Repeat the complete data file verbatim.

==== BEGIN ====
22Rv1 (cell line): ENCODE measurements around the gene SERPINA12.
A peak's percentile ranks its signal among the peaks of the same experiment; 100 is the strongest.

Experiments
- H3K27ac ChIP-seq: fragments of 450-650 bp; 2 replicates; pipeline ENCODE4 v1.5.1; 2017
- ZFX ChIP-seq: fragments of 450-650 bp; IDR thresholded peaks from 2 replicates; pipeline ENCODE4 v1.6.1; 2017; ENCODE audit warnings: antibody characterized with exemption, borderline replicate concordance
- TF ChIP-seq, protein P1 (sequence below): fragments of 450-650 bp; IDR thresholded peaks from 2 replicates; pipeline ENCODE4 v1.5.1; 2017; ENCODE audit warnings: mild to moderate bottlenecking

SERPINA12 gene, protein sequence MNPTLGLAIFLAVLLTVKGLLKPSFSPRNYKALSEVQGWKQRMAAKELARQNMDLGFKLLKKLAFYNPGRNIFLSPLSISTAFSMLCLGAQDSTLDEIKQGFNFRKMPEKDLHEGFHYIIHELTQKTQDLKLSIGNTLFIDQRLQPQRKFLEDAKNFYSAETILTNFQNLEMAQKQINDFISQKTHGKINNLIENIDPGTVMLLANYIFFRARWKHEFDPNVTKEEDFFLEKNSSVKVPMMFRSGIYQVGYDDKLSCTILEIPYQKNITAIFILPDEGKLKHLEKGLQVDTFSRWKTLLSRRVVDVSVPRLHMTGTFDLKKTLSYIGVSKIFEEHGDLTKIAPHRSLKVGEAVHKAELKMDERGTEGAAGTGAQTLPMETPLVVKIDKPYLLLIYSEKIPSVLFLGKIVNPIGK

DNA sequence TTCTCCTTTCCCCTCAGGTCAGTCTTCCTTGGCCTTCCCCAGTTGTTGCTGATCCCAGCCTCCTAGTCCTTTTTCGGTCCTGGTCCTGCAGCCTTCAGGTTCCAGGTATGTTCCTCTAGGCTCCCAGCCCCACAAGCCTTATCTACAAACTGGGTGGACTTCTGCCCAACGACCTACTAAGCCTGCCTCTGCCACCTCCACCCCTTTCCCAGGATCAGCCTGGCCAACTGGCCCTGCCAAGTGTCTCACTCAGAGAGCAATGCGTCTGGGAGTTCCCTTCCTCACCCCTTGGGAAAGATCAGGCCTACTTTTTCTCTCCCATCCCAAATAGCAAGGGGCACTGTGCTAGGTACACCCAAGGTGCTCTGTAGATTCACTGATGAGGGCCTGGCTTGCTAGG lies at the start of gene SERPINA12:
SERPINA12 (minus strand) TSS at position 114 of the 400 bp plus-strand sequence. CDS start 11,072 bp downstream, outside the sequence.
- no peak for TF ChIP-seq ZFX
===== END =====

22Rv1 (cell line): ENCODE measurements around the gene SERPINA12.
A peak's percentile ranks its signal among the peaks of the same experiment; 100 is the strongest.

Experiments
- H3K27ac ChIP-seq: fragments of 450-650 bp; 2 replicates; pipeline ENCODE4 v1.5.1; 2017
- ZFX ChIP-seq: fragments of 450-650 bp; IDR thresholded peaks from 2 replicates; pipeline ENCODE4 v1.6.1; 2017; ENCODE audit warnings: antibody characterized with exemption, borderline replicate concordance
- TF ChIP-seq, protein P1 (sequence below): fragments of 450-650 bp; IDR thresholded peaks from 2 replicates; pipeline ENCODE4 v1.5.1; 2017; ENCODE audit warnings: mild to moderate bottlenecking

SERPINA12 gene, protein sequence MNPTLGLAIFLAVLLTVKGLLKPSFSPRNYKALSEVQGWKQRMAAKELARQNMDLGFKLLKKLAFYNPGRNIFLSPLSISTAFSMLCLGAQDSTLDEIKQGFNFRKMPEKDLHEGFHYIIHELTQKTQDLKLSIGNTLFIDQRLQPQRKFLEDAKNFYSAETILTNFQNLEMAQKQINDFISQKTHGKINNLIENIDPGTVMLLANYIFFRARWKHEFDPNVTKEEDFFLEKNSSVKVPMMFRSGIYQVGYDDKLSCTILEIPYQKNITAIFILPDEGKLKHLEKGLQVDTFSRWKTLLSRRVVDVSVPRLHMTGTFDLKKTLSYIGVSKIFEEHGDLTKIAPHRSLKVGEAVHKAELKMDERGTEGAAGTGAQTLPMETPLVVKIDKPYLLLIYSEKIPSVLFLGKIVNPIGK

DNA sequence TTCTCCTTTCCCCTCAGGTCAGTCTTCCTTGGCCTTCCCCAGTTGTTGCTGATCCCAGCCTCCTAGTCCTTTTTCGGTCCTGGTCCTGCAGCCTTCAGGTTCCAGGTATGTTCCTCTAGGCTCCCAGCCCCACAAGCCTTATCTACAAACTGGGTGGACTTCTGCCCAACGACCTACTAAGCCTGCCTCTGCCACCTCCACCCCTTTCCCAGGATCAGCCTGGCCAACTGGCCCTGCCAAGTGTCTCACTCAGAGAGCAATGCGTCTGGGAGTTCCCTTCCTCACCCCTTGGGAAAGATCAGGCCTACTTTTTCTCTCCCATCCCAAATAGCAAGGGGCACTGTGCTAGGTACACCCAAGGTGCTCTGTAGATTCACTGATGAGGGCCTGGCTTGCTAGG lies at the start of gene SERPINA12:
SERPINA12 (minus strand) TSS at position 114 of the 400 bp plus-strand sequence. CDS start 11,072 bp downstream, outside the sequence.
- no peak for TF ChIP-seq ZFX